Ethnoveterinary data in Britain and Ireland: can native herbal medicine promote animal health?
Background: The use of plants, and occasionally fungi, to treat and cure animals or to supplement their feeding for livestock was widespread, globally. In some parts of the world this remains a key practice, but there is increasing use of veterinary pharmaceuticals which can have a negative effect on the wider environment. Meanwhile, traditional knowledge is being lost at a great rate, before it has been properly recorded and analyzed.
Objective: This research analyses current and past ethnoveterinary use in Britain and Ireland and analyses the data within the context of medicinal uses, pharmacology, and other ethnoveterinary information collected in Europe.
Methods: Ethnoveterinary data, collected from citizen science and literature, was analyzed by regional distribution (counties), use records (UR), and ATCvet classification.
Results: A broad survey of the plants and fungi traditionally used to treat animals in the Britain and Ireland revealed 198 medicinal plants, principally for farm animals. This was a preliminary investigation, and although requests for current information were sent out in several formats though citizen science, the responses were relatively limited compared with other in situ ethnoveterinary surveys in other European countries. This may be partly due to the methodology, but probably also due to increased availability of modern veterinary medicines, the loss of traditional knowledge transfer between the generations, and concerns about animal safety, toxicity, and effectiveness with phytotherapy. The information reported here was compared with data collected in other countries and their known pharmacology. Some of the plant species cited are used more broadly within Europe for the same medicinal purposes, but in other cases the use appears to be restricted to Britain and Ireland.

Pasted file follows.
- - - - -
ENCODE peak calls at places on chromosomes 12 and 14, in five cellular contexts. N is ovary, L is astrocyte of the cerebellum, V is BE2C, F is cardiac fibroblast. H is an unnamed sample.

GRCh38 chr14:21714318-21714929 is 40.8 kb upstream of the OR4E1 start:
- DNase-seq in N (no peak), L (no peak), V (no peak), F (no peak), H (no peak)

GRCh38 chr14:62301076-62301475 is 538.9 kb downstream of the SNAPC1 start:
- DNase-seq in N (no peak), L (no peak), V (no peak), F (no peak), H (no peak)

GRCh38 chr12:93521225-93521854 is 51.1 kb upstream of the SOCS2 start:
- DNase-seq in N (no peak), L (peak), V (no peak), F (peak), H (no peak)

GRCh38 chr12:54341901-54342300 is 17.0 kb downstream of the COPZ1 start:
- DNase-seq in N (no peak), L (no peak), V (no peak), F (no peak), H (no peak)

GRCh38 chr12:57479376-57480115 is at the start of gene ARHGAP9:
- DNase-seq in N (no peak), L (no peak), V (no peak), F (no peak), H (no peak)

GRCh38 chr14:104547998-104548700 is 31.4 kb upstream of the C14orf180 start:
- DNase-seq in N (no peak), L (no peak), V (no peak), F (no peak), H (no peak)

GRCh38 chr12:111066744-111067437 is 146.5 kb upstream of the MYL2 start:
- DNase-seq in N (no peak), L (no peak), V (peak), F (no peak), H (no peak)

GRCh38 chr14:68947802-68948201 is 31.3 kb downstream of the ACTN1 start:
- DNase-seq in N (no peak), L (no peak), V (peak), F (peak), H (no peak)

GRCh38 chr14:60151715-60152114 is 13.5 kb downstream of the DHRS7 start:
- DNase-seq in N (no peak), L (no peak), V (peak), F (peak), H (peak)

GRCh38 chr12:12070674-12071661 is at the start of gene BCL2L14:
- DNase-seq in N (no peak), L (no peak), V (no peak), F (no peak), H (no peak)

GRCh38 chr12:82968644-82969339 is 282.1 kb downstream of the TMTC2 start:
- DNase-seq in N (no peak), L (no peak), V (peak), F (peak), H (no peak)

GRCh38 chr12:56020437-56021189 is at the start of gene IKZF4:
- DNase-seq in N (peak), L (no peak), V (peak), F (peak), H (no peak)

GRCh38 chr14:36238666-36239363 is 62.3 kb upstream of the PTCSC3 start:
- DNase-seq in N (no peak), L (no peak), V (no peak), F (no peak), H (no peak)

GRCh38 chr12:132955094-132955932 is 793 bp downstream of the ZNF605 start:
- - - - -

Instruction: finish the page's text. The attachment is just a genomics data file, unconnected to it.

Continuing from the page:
Conclusions: The information on ethnoveterinary uses recorded in this paper could assist with the development of novel biodegradable drugs and feed supplements for future animal management in a changing climate. With the increasing use of herbal lays and biodiversity grazing, and serious concerns about the over-use of veterinary medicines such as antibiotics and anthelmintics, and associated negative impacts on the environment and biodiversity, developing novel plant-based remedies may help to address some of the challenges. Further research on traditional ethnoveterinary knowledge in Britain and Ireland is timely, before the information has disappeared.
Keywords: ethnoveterinary; plants; health; feed; livestock; anthelmintic; antimicrobial; traditional knowledge.
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